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The Age of Speed: If You Can’t Beat ‘Em, Hurry Up

The world is moving faster and we are finding ever more ways to be connected. PDAs, cell phones, texting, twittering, blogging, wifi, Hotspots, iPhones, iPods – who can keep up? Life is stressful enough, but it seems every commercial I see these days is bragging about the featured product’s ability to give you more and faster ways to do work in your car, on the subway, even on your vacation!

Slow down and you risk watching the world (and possibly that hot career opportunity) speed by. Try to master it all and you risk burnout. It’s only been a decade since we all got truly accustomed to using and shopping the web and talking on our mobiles while we drive. I don’t have the cage-fighting skills my teen texters possess (though I get to pay the bills). I confess I’m amazed at how rapidly kids these days can consume and master new technology and media. But Vince Poscente makes an interesting argument in his new book The Age of Speed [1]: rather than slow down and avoid joining the fray, jump in to avoid being stressed out by it. In other words, to beat the game, you have to play it, not sit it out. Is this hyper zen?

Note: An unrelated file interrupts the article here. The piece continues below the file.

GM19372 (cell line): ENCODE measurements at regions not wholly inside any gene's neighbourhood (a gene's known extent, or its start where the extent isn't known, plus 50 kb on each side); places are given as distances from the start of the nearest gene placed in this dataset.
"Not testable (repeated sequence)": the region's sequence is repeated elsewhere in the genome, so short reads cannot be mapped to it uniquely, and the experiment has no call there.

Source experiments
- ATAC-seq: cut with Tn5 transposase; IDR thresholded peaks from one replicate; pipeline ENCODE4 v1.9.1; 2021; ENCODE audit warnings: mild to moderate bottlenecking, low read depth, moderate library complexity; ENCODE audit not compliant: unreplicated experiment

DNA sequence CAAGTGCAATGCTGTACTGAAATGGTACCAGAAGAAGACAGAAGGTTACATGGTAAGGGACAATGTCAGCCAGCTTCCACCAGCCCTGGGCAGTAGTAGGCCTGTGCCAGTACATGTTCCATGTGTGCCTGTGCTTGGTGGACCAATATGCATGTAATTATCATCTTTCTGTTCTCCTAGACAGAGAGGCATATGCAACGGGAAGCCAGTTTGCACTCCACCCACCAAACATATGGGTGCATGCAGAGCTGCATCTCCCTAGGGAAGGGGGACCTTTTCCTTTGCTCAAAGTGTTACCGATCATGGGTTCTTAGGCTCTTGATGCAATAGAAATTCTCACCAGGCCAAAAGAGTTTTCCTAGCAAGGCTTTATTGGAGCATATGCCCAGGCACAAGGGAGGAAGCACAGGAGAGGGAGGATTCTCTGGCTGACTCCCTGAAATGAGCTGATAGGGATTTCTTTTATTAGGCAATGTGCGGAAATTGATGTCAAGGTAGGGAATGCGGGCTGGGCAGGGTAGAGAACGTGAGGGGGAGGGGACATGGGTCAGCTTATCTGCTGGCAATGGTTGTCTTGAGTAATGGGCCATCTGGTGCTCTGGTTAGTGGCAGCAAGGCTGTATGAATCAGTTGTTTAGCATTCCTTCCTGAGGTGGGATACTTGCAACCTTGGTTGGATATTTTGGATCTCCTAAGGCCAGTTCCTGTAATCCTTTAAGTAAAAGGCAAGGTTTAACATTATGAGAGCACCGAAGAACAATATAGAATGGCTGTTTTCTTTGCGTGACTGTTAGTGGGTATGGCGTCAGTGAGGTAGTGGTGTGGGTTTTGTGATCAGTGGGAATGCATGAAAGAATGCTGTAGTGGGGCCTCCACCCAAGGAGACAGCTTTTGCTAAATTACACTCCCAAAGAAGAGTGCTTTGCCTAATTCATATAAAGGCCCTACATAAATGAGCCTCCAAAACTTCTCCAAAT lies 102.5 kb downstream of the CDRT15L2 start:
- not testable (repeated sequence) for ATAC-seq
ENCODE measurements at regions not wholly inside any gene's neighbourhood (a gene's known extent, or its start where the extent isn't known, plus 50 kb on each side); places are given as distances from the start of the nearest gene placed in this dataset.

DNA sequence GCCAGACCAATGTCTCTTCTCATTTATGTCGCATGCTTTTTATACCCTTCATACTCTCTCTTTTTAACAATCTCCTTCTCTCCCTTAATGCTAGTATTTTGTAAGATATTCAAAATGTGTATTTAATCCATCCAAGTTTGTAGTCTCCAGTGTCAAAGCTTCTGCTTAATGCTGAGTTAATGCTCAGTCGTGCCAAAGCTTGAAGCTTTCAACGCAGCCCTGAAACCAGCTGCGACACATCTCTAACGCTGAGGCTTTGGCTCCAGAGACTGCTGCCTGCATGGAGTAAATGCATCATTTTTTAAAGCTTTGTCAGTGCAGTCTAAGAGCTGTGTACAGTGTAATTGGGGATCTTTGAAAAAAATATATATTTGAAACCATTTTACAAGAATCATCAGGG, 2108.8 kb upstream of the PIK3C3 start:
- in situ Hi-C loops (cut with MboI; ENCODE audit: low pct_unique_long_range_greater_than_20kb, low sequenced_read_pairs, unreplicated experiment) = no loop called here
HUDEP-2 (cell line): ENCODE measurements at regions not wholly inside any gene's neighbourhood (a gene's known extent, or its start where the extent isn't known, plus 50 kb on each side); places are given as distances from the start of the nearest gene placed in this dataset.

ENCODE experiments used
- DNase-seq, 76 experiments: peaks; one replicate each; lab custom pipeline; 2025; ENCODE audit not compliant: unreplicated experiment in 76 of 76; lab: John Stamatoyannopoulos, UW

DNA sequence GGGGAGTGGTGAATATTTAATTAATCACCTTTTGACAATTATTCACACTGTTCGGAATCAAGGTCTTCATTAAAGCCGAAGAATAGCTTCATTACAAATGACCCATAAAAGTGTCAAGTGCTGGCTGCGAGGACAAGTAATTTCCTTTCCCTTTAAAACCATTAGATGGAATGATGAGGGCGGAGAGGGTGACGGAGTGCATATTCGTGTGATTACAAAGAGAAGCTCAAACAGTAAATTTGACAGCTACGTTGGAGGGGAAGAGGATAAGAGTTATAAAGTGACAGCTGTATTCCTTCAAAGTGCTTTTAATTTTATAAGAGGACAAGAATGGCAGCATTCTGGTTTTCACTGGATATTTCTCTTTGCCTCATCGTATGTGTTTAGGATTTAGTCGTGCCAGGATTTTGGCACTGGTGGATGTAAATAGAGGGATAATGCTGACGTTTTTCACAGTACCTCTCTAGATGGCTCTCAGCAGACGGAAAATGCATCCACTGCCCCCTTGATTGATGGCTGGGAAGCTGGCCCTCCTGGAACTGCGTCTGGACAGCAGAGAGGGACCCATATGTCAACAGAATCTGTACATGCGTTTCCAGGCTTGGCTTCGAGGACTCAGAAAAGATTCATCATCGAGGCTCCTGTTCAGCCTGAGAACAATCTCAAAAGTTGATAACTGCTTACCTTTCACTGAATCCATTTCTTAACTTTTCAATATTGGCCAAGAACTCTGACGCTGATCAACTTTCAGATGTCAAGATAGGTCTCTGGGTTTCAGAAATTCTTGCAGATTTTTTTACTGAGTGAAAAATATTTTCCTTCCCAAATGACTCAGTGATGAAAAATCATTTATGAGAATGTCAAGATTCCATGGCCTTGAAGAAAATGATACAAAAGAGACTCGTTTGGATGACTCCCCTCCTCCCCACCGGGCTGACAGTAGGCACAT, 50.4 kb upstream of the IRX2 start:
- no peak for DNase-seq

Poscente offers up a taxonomy of types: zeppelins (technophobes…doesn’t seem to hurt Warren Buffett [2]); balloons (don’t need technology), bottle rockets (frazzled and distracted), and jets (what we want to be). Rather than becoming stressed out by stimulation and constant connection via new technologies, we ought to utilize them to get more done…precisely so we have extra time to theoretically relax. It’s a clever twist and I love reading up on the intersection of micro-trends, psychology and business, but I’m inclined to think the question is not whether to sit the game out or to jump in and play. Perhaps we need a different game.

Stress [3] and its ultimate impact on health and wellbeing is something we focus on quite a bit here at MDA. What’s your approach to this age of speed?

Further Reading: You can read more of our posts about stress here [3].

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